A. Yes, absolutely. After adjustments for location, time, lot size, interior square footage, room count, finishes, and parking (etc.) the property's specific condition is considered. Adjustments are then made for any significant items structure, mechanics, renovations, deficiencies. These items are fairly apparent at the time of inspection.
Q. How much does an appraisal cost?
A. The appraisal fee for a standard Toronto home begins at $495.00 + HST, depending on size. The appraisal fee for a standard Toronto condominium or co-op begins at $395.00 + HST. Additional effective dates are $295.00 + HST. A firm quote is sent to the client with a letter confirming the assignment once payment is received. Payment is requested in advance in order to confirm the inspection appointment and to maintain complete neutrality in the appraisal process.
Q. Do you appraise commercial properties?
A. No. I am a Certified Residential Market Value Appraiser (MVA) and my designation focuses on single family homes, duplexes, condos, co-ops, and individual building lots.I do not formally appraise commercial properties.
Q. Do you have junior assistants doing some of the work?
A. No. I do not delegate my work to apprentice/assistants/secretaries. In fact I personally handle each and every aspect of the appraisal: Inspection, research, draft, the final report, and all follow up. I do not have assistants do any of the appraisal work.
Q. How much notice do you require for an appraisal inspection?
A. Depending on our mutual schedules I can usually set up an appointment in 3 or 5 business days. Inspections are generally arranged Monday-Friday 11:00 p.m. - 2:00 p.m. The inspection will take up to 45 minutes, depending on the size of the property.
Q. How long does it take to prepare an appraisal?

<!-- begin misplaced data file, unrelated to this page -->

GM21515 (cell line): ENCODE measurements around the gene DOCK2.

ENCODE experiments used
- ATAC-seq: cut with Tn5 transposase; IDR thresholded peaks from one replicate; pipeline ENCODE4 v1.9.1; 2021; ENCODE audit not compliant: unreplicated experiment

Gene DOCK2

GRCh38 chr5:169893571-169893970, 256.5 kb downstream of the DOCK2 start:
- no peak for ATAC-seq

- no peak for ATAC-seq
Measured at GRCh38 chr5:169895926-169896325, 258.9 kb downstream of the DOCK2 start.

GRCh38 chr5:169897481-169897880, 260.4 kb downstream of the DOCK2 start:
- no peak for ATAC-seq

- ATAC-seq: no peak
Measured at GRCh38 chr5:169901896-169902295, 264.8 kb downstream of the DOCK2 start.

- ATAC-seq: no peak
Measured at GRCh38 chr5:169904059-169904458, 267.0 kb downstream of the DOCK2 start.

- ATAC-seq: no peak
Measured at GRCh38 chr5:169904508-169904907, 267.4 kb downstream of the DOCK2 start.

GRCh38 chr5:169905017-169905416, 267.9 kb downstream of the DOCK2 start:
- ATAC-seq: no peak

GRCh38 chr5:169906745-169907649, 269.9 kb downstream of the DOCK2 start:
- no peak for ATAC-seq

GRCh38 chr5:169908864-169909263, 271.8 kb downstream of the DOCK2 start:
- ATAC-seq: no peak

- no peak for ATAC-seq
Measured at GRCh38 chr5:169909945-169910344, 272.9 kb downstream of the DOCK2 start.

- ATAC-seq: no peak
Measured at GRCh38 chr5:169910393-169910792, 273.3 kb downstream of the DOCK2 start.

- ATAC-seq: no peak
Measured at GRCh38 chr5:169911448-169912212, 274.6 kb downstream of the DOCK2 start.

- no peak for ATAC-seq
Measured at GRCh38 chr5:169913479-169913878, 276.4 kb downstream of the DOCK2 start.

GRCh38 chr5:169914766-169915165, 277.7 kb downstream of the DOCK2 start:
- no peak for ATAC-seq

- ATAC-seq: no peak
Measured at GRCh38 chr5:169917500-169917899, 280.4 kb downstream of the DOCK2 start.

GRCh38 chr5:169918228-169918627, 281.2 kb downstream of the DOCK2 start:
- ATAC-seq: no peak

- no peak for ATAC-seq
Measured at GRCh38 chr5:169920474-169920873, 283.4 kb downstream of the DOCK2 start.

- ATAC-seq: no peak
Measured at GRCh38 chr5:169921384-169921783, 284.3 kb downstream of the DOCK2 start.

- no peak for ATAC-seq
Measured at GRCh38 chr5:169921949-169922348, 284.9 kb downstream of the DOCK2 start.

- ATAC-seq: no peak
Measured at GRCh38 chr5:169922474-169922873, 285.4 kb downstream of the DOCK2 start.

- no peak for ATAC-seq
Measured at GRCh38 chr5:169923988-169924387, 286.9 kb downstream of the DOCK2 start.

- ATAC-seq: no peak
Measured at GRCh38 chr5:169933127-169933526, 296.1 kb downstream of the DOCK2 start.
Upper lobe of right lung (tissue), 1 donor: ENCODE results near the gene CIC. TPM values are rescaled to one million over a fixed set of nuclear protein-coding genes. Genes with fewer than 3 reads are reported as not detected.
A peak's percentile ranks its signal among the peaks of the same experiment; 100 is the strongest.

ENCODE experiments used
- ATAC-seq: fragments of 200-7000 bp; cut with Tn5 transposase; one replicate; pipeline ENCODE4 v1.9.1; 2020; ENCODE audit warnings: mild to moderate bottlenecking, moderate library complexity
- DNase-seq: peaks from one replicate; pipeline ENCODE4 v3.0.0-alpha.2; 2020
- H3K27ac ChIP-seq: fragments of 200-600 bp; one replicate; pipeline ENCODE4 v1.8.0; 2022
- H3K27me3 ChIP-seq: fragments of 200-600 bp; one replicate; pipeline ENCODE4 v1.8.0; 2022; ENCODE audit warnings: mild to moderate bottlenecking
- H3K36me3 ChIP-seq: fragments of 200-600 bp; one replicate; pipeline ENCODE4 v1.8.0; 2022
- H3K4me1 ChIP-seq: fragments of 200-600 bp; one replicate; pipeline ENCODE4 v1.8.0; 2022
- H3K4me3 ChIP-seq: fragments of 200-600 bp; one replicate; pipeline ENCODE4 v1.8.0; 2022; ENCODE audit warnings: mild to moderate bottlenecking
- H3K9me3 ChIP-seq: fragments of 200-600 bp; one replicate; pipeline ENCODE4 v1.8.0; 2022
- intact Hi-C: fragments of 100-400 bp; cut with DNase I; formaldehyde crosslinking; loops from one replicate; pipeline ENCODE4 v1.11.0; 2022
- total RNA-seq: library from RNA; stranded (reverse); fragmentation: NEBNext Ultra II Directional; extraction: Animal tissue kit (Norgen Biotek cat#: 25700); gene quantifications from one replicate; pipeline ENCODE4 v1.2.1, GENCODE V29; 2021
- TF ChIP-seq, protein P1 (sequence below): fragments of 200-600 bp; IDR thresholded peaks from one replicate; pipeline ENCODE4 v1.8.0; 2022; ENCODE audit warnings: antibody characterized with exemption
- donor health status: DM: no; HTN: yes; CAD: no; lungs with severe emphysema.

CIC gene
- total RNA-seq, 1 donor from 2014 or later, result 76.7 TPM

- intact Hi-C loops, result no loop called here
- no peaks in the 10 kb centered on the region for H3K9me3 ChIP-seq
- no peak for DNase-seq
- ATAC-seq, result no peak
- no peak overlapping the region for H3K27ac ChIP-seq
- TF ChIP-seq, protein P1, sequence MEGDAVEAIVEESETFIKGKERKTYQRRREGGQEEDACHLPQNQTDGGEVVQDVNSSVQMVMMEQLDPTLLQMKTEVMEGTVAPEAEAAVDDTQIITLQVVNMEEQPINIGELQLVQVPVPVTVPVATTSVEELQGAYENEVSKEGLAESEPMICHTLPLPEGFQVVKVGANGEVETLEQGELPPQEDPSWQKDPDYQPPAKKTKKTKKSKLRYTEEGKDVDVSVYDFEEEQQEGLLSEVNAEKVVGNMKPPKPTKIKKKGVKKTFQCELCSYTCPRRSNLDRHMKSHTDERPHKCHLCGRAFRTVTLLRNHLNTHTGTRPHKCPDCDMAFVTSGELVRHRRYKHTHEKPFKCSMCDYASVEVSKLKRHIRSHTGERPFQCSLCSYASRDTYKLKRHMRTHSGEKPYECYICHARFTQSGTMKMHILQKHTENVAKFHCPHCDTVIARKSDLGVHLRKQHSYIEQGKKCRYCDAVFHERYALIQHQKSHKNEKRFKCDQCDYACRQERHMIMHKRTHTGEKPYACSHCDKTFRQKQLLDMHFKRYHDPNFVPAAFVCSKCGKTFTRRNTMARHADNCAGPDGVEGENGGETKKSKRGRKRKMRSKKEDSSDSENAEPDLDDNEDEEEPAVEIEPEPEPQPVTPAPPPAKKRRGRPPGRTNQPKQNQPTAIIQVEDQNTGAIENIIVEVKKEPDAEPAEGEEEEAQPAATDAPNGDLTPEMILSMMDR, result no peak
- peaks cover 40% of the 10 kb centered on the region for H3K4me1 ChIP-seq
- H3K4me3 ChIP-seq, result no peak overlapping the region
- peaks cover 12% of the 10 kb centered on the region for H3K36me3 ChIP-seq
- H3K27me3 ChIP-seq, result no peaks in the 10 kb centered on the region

A. Comfortably, 3-5 business days.
Q. How many properties are considered in your appraisal?
A. Typically I will go back in time up to 2 years in the subject neighborhood looking for similar type and style of homes. The first list is usually 25-40 comparable properties and they are saved on-line for careful examination. This group is gradually reduced to the 3 most recent sales of the most comparable properties. I do not recycle my research. Each appraisal is approached freshly as each property and each market period has its own unique characteristics.
Q. Distinguish between a Home Inspection and an Appraisal
A. The Market Value Appraisal is intended to capture the value of a property as of an effective date, based on market research of comparable sales, relevant economic conditions, and relative values of various elements of the property. A Home Inspection, on the other hand, is intended to analyze the 'functionality' of the property considering structural, mechanical, and systemic components. The Home Inspector may refer to costs of repair, but matters of real estate property values are not a part of their expertise. It would be highly unusual for a Home Inspector to comment on the value of the property.
Q. Is there anything I have to do before the inspection?
A. There isn't a lot required of the client before an appraisal inspection. Generally speaking, the home in its normal condition is sufficient for appraisal purposes. It is very helpful if there is easy access to the heating cooling systems, electrical panel, garage, and all of the rooms of the property. If there is any ongoing work, it would be useful to discuss the estimate. Other matters like realty taxes, assessments, area sales are already on file with the appraiser.
Q. Does the client have to be at the property?
A. The client normally arranges to meet me at the property. Sometimes a relative, neighbor, concierge or tenant provides access and payment on the client's behalf.
Q. Do you discuss the appraisal results with anyone else?
A. No. All work is confidential. The appraisal is for the client's information only and can be discussed with a third party only with the client's express permission.
Q. Do you appraise condos and co-ops?
A. Yes. While they are two different types of entities, the approach to value is essentially the same.
Q. Do you appraise out of town properties?
A. Time permitting, yes. I am licensed to appraise across Ontario and often appraise homes in Toronto's suburbs. Generally speaking however, you're best advised to hire an appraiser who specializes in your particular location.